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Anti-PC League

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Day By Day© by Chris Muir.

Wednesday, November 30, 2005

Why I Am Not a Leftist Liberal (Part One)

I found this while visiting a very left-wing blog (who referred to me as "a brown shirt" because I dared to state that I was still waiting for John Kerry's form SF 180):

My Liberal Manifesto

Which is great, because at least a liberal is stating what they stand for other than "Bush lied" or being anti-war-in-Iraq. Of course I want to use this to re-iterate to why we oppose such ideas, because we (conservatives) aren't racists, fascists, uncompassionate (or whatever else we've been painted as) but because we are very much opposed to these things. Nor do I intend to flame, but to give people something to think about.

There are 27 points in this manifesto, I will address the first 6 in this post.

*cracks knuckles*

I am a Liberal.
Let me start off by saying that I believe there is a difference between a true Liberal and a "Leftist". Look at the dictionary definition of "liberal" as it relates to this discussion:


a. Not limited to or by established, traditional, orthodox, or authoritarian attitudes, views, or dogmas; free from bigotry.
b. Favoring proposals for reform, open to new ideas for progress, and tolerant of the ideas and behavior of others; broad-minded.
c. Of, relating to, or characteristic of liberalism.
d. Liberal Of, designating, or characteristic of a political party founded on or associated with principles of social and political liberalism, especially in Great Britain, Canada, and the United States.

Let me ask you, does this definition fit every person that calls themselves' a liberal or associates themselves with the political left or the Democratic Party? I don't think it does. This may be the case with some, but not all. Many are wrapped-up in a very narrow view defined by a very narrow ideologies, such as those within the animal rights movement, some (but not all) elements of the environmentalist movement, the anti-war/pacifistic movements, those who believe that Marx had good ideas, etc. That is where I draw the line between Liberal and Leftist. Liberals by definition are open to new ideas, even if these ideas contradict their preconceived views. Now I don't think that even a true Liberal must accept or even tolerate every idea that passes their way, but one has to at least be open to discussion & debate. When one takes, for example, Noam Chomsky as truth to the exclusion of any contrary argument, then one ceases to be a Liberal in the classic definition of the term, and can be considered as simply as someone who embraces left-wing views. In short, a Leftist.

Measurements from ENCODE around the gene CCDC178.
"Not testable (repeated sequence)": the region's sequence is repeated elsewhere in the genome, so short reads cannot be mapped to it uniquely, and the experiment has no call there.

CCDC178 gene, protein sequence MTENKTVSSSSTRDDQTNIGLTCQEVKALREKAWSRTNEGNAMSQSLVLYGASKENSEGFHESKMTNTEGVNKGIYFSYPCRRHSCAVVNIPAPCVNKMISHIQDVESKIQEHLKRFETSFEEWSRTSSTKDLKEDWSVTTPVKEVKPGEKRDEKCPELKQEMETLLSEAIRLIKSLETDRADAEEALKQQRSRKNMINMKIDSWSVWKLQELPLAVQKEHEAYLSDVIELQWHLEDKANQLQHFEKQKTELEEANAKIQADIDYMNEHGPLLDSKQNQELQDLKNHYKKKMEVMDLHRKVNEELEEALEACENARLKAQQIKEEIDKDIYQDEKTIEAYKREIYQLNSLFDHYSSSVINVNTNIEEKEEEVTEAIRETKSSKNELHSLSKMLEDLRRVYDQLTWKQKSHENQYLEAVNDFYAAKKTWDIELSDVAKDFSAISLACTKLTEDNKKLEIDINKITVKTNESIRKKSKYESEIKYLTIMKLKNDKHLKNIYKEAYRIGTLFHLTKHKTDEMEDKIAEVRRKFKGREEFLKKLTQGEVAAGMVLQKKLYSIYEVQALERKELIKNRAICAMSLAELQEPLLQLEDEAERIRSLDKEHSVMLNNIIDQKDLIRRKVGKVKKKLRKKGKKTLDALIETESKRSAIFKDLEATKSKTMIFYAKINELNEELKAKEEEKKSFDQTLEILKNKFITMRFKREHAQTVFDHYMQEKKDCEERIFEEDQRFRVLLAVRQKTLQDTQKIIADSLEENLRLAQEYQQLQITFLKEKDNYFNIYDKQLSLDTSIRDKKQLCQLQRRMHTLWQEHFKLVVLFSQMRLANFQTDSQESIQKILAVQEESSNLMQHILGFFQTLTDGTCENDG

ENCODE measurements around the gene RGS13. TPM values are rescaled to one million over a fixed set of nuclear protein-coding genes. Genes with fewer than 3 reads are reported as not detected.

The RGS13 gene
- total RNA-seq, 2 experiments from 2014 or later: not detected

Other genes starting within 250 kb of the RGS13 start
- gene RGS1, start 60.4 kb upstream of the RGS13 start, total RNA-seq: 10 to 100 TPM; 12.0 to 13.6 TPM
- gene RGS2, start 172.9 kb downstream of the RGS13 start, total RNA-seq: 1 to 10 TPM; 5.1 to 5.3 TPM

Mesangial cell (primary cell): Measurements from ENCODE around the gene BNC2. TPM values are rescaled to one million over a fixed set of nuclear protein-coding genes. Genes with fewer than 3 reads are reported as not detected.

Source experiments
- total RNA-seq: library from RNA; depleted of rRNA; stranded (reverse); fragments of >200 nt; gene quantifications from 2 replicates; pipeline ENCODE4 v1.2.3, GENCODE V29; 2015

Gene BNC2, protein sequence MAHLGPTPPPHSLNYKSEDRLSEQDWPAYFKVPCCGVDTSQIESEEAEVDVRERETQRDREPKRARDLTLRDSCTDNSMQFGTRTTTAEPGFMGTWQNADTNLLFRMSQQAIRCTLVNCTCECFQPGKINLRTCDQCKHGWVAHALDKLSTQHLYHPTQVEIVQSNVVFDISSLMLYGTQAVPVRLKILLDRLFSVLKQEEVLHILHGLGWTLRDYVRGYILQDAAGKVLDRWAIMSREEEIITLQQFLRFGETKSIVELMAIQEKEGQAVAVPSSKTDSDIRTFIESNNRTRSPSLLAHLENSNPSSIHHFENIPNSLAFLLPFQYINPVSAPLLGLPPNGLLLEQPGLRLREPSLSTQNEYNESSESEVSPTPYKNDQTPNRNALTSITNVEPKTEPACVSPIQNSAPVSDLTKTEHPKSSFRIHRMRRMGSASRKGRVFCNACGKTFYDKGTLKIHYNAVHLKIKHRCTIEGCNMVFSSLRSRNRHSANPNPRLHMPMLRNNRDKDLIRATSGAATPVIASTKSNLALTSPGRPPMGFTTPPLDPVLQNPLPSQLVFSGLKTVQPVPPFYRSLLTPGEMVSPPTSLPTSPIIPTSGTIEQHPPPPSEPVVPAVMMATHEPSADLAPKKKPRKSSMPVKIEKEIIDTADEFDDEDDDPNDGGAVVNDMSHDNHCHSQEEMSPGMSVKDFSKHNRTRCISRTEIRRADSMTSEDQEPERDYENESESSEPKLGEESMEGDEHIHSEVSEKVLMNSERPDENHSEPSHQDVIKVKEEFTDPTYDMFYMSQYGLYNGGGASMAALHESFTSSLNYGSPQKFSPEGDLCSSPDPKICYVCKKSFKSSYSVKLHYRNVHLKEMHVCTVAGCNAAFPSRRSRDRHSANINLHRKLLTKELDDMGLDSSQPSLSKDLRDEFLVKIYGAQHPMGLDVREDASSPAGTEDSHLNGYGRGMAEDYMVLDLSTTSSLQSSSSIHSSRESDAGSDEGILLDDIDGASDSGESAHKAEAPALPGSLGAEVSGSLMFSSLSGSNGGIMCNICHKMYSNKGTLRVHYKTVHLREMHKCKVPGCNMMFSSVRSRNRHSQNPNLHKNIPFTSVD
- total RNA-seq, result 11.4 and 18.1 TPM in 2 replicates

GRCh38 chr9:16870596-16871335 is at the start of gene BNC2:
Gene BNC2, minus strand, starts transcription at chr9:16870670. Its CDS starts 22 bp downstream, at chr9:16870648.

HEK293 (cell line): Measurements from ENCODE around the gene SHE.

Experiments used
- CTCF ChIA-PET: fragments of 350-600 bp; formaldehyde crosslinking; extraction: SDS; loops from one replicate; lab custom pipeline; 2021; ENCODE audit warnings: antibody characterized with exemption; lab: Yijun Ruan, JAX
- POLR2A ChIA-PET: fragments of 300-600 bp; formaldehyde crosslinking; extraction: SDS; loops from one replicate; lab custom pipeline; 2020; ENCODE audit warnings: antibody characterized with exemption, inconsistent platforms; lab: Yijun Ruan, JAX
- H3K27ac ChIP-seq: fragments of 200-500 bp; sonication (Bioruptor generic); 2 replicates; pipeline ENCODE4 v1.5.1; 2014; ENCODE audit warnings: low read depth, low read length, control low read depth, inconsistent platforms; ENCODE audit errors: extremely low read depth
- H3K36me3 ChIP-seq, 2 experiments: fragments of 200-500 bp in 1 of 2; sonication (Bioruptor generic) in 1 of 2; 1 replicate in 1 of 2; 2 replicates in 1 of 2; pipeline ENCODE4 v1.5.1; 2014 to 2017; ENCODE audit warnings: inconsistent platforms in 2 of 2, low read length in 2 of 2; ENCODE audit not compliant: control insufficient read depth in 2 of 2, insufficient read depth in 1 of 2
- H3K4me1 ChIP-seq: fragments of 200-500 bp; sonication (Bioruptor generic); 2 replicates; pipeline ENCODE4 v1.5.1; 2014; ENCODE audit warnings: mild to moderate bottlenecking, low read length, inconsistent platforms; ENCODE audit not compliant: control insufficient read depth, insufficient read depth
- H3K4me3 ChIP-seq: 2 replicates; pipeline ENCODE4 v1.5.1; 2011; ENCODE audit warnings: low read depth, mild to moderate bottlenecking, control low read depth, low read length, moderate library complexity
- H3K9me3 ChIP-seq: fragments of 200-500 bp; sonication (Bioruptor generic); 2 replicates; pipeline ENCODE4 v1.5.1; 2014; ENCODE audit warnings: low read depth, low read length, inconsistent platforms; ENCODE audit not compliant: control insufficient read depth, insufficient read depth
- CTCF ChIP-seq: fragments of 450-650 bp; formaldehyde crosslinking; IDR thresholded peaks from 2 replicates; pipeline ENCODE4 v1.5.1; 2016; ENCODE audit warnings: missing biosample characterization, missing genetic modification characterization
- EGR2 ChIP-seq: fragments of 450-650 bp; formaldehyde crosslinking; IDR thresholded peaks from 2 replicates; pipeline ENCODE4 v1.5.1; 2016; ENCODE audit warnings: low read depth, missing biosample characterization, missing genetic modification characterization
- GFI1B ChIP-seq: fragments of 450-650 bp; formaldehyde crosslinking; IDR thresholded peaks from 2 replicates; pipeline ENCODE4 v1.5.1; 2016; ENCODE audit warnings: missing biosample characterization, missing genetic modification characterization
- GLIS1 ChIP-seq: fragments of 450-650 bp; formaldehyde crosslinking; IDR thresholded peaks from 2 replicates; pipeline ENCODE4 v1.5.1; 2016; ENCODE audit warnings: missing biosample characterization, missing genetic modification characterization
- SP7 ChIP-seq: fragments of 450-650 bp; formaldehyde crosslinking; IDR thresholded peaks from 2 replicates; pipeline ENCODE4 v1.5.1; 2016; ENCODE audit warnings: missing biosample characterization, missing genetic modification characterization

that means that I believe we have a responsibility to those who cannot care for themselves,
No one I know is saying that those who cannot care for themselves should not be cared for (though Peter Singer believes they should be euthanized, but he's a leftist). It's just that many conservatives believe that government has done a poor job of defining, and caring for, who cannot care for themselves, or that the responsibility is not a role for the government in the first place.